The Reactionary Political Theater of CBDC Bans

The jury is out on whether the benefits outweigh the risks of central bank digital currencies, but stymying research and passing premature legislation comes with its own harms.

AccessTimeIconMay 4, 2023 at 6:38 p.m. UTC
Updated May 5, 2023 at 9:24 p.m. UTC
AccessTimeIconMay 4, 2023 at 6:38 p.m. UTCUpdated May 5, 2023 at 9:24 p.m. UTC
AccessTimeIconMay 4, 2023 at 6:38 p.m. UTCUpdated May 5, 2023 at 9:24 p.m. UTC

Florida has essentially banned the use of central bank digital currencies (CBDC) in the state, and its regional neighbor, North Carolina, as well as several other U.S. states, seem likely to follow soon. This is a major legal advancement in what’s largely been a rhetorical battle: The U.S. government, as it stands, is “looking into” CBDCs but it is still far from, if ever, actually deploying the largely misunderstood technology.

As the 2024 election cycle heats up, CBDCs – a broad term covering a number of ways to “digitize” fiat currencies, which will not necessarily use blockchain or see use by average citizens – have become a flash point. Political critics, largely but not exclusively Republicans, have argued that a “digital dollar” would be a financial privacy nightmare, a tool that empowers the state while exacerbating existing issues with financial inclusion.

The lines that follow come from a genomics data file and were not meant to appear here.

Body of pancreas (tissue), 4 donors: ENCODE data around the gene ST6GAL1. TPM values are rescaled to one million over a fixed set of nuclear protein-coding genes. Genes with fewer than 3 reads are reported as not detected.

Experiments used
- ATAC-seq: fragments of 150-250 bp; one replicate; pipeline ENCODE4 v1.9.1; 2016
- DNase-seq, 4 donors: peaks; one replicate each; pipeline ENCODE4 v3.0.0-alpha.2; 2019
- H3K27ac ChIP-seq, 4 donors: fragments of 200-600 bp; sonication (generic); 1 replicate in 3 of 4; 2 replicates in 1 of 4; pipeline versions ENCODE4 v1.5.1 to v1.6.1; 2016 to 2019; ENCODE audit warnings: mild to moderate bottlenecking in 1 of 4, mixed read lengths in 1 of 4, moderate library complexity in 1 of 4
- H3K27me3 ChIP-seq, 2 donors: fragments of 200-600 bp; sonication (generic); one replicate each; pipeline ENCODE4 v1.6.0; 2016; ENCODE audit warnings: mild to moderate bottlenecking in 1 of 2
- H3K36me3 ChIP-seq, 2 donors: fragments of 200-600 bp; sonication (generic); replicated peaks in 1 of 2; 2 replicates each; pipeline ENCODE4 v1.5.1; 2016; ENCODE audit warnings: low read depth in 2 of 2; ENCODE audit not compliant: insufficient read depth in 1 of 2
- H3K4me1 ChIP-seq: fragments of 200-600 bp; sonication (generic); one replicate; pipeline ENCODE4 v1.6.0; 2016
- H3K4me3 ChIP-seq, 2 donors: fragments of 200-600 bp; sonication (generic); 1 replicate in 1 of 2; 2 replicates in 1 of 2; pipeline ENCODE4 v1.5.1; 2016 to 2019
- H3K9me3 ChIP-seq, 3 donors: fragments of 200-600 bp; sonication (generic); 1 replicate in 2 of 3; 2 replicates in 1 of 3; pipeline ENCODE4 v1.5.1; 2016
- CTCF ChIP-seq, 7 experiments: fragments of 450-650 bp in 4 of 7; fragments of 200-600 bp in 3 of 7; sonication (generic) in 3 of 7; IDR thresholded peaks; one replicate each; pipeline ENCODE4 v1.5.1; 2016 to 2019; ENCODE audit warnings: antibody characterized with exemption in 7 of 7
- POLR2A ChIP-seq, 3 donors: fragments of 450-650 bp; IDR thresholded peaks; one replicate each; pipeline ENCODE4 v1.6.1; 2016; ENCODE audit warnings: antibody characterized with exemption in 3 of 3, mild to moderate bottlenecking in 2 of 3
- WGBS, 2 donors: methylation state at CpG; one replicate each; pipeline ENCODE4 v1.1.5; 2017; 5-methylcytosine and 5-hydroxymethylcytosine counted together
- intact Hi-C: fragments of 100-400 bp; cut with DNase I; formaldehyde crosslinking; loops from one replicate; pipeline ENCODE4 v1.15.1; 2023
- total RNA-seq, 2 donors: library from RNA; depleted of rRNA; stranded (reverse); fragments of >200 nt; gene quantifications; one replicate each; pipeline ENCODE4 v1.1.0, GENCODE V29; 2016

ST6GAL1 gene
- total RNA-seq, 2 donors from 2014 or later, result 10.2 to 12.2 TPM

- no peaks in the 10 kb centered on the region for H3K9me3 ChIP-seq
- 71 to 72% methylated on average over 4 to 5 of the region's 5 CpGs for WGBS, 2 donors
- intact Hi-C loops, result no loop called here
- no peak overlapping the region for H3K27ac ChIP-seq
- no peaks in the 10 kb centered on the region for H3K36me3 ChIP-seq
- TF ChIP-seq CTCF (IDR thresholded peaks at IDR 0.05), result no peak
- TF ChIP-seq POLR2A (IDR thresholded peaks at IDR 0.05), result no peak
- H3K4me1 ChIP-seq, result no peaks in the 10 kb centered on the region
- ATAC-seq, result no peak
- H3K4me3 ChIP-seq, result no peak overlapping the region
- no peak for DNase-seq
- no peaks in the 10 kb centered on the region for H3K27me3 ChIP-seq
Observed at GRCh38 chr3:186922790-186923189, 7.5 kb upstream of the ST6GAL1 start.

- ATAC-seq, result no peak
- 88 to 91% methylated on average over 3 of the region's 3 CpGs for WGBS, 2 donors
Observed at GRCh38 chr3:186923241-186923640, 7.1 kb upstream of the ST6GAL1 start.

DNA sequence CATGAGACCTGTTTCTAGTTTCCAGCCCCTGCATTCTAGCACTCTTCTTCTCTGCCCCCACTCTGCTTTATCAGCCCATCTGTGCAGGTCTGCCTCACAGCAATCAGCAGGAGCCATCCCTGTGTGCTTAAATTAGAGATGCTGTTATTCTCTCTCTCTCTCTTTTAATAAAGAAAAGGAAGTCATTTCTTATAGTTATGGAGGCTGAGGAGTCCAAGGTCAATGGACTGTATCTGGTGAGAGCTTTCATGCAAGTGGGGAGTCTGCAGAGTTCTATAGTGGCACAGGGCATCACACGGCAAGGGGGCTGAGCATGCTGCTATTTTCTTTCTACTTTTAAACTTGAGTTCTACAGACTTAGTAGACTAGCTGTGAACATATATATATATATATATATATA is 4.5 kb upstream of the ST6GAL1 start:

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Over 100 countries are researching CBDCs, but only 11 are deployed, according to the Atlantic Council. There are several studies pretty far along, including a two-year project from the European Union, a multinational initiative in the Middle East called Project Aber and, perhaps most worryingly to U.S. pols, China’s “digital yuan,” which debuted to the world during the last summer Olympics, among dozens of other on-going proof-of-concepts and pilot programs.